But then why is this artistic, installation-style approach of Augury, Charismatic Megapigment and Finite State Fantasia effective at engaging audiences. Some of the speculative design work I’ve done is quite measurable – it went into policy papers, was presented at the Hour of Commons etc. So why does weird-tech-art feel better. I put it out on Irish microblog Twitter dot com and got some nice responses when I asked if anyone knew of ways of measuring the impact of critical practice. A couple of folks got back in touch saying that it’s about how things influence the zeitgeist, enter the canon or start to steer conversation. I think this is perhaps the right lead so Ill head down that rabbit hole for a while. I got some good links to things as well which I’ve listed here:
I also figure I should chuck in Matt Malpass' Critical Design in Context and Carl Di Salvo's Design and the Construction of Publics as brilliant sources. Steph suggested that impact/change assumes a testable hypothesis which I can see a problem with when it comes to critical creative practice, but these projects are in some way hypothesised. For instance, to take Augury, a hypothesis might be; 'Can we have a different type of conversation about machine learning if we talk about it as a semi-occult thing in the context of thousands of years of occult practice?' How then, can I test that hypothesis; of course standing in the gallery led to conversations, and it got a little traction in articles and blogs, but does that change the cultural assimilation of machine learning?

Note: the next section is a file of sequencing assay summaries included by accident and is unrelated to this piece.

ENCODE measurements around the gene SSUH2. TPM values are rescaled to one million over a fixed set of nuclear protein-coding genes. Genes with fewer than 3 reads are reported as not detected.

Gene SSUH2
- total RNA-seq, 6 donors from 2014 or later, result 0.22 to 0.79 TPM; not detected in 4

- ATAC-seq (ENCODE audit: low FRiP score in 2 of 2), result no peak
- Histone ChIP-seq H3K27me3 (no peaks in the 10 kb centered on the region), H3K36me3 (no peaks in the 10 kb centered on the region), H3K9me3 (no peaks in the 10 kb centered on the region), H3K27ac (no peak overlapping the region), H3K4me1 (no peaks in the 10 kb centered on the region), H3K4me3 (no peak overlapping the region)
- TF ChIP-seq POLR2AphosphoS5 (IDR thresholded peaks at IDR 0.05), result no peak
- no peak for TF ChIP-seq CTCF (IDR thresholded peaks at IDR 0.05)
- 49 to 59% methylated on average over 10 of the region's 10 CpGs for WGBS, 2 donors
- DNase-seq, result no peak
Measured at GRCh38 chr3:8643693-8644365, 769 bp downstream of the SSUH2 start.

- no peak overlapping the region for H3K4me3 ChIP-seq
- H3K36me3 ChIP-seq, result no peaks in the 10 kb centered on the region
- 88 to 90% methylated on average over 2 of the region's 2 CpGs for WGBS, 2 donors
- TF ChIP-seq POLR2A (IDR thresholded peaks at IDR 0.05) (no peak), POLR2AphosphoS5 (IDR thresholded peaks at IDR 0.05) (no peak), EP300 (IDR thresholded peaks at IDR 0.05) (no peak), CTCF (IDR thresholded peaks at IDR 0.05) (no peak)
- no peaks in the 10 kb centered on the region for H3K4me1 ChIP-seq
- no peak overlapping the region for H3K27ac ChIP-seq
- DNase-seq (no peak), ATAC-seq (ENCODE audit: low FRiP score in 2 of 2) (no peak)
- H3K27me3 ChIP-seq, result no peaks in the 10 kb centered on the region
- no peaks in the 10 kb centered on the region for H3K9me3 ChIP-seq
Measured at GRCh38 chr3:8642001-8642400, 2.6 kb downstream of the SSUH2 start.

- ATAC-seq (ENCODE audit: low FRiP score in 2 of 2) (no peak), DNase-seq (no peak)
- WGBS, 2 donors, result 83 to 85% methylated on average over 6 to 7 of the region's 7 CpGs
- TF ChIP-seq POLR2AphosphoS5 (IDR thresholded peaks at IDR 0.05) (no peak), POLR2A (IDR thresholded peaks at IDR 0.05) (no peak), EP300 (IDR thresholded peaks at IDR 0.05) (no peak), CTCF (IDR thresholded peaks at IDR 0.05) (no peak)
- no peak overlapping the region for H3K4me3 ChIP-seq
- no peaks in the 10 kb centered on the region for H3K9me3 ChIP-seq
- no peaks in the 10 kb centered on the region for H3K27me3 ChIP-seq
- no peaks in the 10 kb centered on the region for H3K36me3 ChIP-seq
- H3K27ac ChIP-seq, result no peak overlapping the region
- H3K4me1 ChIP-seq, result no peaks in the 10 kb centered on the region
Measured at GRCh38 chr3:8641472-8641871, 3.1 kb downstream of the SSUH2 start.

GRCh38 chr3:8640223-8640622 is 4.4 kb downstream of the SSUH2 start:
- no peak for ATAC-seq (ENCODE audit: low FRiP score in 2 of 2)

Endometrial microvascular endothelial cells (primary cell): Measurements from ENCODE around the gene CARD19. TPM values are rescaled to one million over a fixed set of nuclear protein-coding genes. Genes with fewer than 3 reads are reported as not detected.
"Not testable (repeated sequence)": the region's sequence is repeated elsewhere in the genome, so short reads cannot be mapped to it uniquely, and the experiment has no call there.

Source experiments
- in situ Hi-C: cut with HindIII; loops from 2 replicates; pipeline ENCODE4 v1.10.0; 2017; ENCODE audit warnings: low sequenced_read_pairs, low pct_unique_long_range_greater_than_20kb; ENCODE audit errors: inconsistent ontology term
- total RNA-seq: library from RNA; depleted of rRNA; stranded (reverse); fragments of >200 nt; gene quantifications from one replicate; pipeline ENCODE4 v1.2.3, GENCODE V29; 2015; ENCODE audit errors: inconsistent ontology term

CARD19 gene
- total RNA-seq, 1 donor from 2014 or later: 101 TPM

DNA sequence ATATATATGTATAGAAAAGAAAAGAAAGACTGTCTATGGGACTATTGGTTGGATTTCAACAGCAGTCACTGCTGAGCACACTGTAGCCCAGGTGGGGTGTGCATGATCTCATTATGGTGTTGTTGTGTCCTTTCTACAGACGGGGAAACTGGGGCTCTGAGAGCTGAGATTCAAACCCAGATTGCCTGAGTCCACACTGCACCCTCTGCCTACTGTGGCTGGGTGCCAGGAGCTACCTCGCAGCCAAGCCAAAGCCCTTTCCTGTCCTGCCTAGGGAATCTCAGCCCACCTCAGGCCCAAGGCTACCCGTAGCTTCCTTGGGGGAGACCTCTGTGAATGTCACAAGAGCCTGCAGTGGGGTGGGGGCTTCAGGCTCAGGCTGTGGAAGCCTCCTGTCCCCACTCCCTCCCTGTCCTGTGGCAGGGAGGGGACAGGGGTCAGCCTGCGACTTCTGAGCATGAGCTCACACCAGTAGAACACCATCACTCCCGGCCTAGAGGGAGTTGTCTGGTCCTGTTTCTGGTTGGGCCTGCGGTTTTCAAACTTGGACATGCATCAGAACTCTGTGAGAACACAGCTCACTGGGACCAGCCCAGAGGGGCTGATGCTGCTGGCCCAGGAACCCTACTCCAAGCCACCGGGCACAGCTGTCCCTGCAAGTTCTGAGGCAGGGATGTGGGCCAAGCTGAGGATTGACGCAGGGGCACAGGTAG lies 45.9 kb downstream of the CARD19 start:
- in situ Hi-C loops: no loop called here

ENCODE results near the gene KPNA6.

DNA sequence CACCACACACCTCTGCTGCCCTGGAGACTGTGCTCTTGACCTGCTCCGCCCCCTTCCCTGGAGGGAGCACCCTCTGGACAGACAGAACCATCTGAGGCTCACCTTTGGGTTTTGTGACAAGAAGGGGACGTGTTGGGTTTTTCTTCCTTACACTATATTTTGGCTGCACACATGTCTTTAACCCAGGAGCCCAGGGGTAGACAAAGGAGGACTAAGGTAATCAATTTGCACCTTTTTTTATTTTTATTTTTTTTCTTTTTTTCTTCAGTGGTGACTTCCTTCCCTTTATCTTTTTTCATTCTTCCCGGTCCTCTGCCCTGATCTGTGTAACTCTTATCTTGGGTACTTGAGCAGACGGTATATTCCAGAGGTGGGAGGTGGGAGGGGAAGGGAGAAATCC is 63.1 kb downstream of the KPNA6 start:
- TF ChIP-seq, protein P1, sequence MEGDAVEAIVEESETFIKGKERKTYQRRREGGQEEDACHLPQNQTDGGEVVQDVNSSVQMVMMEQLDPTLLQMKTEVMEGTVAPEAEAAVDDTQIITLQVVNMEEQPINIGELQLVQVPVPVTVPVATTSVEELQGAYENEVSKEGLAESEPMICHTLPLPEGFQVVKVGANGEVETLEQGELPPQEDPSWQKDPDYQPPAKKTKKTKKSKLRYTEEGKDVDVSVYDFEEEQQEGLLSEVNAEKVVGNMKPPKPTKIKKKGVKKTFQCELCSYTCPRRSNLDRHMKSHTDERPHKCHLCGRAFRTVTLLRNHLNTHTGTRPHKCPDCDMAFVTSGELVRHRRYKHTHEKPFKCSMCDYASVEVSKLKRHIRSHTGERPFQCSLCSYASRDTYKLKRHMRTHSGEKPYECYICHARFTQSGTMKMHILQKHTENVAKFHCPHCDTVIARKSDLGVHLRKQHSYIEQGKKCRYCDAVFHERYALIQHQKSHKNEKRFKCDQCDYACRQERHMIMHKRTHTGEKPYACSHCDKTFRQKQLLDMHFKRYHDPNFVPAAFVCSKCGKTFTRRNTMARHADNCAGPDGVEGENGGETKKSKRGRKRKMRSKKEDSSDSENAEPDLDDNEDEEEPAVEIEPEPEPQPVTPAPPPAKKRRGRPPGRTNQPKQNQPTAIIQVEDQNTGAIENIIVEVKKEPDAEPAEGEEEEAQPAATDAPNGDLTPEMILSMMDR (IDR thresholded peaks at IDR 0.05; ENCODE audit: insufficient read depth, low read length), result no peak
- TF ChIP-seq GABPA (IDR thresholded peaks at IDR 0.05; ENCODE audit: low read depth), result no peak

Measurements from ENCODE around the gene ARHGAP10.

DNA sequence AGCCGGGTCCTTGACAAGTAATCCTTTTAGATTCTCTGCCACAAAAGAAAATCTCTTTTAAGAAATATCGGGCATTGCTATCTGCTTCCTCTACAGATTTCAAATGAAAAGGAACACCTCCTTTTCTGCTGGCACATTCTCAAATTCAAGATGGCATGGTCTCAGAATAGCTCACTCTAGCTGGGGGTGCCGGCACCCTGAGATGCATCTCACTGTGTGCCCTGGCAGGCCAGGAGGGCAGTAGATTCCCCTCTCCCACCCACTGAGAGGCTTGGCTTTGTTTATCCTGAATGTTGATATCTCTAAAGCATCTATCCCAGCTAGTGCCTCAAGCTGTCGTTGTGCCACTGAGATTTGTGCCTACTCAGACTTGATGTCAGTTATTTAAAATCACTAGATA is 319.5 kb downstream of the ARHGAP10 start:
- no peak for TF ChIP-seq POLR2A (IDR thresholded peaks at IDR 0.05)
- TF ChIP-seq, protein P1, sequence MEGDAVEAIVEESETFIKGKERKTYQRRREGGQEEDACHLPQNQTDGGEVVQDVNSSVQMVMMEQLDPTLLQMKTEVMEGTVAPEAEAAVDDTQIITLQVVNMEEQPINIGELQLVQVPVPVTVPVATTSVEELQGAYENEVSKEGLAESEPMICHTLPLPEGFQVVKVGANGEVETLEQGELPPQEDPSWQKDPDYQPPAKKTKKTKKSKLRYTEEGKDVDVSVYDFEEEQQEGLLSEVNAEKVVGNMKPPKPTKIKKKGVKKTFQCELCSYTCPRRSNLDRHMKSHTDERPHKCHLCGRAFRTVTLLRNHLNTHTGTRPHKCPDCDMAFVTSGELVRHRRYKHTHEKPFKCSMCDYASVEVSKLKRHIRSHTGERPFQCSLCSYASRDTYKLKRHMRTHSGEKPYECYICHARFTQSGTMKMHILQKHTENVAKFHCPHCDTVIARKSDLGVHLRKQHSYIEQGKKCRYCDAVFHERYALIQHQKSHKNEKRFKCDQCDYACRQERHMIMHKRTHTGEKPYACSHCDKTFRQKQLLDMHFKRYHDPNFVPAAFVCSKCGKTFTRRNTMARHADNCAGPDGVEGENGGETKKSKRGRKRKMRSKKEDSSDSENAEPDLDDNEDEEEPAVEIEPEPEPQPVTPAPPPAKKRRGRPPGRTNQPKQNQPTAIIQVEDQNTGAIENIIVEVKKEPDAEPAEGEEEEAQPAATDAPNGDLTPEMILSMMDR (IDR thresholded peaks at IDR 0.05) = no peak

It's much easier to blog about this stuff than write it up academically, that's for sure.


I made some slow progress on Voyager over the break. Now that the Arduino knows where Voyager is relative to its position on Earth, the next stage is getting the Arduino to know where north is so it can make sure it’s pointing the right way. To do this I’m going to attach a BNO055 to the arm of the sign so that it will know what way it’s facing and at what angle it is. This is most important for when it first turns on and perhaps running occasional checks for drift.